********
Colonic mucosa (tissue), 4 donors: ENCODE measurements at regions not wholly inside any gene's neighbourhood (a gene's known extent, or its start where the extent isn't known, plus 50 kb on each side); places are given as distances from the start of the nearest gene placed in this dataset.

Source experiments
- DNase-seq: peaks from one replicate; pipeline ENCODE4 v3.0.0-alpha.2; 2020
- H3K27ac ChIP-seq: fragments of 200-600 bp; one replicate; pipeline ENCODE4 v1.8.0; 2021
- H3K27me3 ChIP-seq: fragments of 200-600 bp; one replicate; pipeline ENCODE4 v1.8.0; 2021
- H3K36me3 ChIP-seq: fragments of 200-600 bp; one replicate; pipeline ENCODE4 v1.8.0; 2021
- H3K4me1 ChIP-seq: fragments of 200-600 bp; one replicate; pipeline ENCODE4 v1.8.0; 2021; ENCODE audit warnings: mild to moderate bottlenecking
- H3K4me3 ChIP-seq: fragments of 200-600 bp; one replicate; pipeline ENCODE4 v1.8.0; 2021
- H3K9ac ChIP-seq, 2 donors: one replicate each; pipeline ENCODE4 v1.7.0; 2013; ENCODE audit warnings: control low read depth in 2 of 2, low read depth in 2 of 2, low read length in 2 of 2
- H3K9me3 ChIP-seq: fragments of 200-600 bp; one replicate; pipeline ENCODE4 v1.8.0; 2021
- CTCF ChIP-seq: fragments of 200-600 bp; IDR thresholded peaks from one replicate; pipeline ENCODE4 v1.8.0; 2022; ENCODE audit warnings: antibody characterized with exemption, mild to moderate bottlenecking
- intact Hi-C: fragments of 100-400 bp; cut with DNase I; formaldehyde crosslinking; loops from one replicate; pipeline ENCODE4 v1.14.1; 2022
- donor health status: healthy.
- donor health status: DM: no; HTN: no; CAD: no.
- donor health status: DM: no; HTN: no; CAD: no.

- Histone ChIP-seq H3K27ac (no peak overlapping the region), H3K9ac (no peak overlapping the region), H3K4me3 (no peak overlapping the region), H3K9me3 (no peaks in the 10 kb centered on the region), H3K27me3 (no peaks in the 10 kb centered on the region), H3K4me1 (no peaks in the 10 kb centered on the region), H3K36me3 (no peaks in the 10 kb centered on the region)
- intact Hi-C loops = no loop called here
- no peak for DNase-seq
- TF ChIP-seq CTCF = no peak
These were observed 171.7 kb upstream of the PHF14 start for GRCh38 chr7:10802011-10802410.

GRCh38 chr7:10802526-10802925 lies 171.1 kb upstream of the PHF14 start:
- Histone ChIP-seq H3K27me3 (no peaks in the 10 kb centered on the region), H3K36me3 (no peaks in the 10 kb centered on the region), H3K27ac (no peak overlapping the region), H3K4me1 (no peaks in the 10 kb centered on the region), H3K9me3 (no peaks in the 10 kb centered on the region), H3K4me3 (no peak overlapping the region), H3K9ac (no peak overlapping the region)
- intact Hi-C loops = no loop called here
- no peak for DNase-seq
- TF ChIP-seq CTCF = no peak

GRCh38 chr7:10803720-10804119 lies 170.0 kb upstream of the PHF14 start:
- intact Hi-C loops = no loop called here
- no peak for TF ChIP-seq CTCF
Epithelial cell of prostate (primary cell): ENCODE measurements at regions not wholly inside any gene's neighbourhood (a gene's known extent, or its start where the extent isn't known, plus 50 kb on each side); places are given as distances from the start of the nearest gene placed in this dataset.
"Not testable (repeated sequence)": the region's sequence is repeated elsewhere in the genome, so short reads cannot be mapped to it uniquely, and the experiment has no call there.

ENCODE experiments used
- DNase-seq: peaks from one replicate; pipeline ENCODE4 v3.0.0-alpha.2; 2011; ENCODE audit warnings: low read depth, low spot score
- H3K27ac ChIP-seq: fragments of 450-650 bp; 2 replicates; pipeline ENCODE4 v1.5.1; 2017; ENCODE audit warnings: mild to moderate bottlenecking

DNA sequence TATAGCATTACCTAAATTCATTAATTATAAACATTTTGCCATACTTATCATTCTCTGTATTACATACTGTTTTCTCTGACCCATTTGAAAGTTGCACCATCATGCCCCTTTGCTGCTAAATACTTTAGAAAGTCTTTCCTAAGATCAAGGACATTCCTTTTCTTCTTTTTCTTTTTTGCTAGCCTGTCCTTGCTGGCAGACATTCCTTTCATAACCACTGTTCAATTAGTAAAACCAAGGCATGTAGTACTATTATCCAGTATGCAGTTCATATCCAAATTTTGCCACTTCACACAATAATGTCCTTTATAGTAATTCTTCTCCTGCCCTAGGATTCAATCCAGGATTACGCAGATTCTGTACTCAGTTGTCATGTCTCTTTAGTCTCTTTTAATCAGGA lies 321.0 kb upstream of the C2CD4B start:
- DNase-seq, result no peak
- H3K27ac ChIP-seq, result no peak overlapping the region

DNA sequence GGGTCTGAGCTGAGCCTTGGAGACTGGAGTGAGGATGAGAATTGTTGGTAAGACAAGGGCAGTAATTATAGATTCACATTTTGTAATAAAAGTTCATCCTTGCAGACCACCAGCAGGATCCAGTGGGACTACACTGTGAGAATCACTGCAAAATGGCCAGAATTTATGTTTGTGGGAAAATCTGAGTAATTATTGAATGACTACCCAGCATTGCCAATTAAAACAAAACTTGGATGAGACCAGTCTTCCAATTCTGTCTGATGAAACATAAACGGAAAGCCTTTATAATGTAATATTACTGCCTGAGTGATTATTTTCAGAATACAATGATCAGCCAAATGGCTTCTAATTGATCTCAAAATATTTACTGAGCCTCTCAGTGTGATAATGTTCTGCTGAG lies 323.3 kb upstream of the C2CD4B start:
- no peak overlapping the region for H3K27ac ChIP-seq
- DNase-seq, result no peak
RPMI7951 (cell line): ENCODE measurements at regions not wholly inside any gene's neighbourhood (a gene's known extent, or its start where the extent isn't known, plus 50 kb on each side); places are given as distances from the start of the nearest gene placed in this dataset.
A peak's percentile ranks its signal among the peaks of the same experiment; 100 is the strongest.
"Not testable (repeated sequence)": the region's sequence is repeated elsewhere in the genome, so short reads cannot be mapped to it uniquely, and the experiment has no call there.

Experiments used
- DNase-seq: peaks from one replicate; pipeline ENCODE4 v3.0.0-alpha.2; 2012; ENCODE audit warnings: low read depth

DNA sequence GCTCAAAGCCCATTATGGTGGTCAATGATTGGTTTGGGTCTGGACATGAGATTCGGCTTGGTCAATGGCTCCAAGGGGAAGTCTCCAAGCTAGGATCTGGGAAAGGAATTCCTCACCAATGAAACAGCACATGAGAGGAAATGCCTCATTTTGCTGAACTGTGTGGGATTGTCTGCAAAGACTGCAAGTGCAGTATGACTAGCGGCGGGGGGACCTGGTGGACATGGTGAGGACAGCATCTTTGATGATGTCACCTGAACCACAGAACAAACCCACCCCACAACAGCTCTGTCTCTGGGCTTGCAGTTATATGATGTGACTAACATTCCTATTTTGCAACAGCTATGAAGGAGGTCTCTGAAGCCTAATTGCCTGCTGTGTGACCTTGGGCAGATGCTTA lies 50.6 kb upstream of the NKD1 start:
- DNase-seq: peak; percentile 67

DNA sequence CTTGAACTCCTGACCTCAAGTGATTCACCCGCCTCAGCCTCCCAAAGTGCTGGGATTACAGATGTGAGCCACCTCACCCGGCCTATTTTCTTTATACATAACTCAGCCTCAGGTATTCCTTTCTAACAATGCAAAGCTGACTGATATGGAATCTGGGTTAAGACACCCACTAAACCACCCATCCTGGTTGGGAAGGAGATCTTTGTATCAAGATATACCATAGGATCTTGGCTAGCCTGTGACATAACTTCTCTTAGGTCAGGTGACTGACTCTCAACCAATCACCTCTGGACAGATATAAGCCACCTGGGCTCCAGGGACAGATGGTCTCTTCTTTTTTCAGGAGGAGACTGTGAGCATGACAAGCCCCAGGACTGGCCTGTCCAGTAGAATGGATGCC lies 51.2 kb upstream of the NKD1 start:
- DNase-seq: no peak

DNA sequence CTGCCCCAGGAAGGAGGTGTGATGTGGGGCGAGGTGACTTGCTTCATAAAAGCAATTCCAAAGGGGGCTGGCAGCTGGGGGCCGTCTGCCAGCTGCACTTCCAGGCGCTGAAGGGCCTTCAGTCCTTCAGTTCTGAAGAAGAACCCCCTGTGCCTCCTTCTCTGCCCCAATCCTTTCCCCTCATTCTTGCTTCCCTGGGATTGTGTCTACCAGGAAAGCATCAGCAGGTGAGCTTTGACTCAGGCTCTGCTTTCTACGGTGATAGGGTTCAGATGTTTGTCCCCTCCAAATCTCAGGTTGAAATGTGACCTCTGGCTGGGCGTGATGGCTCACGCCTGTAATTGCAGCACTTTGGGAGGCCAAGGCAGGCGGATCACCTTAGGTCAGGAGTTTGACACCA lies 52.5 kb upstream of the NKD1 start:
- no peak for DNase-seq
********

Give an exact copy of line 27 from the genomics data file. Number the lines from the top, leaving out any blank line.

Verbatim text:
- intact Hi-C loops = no loop called here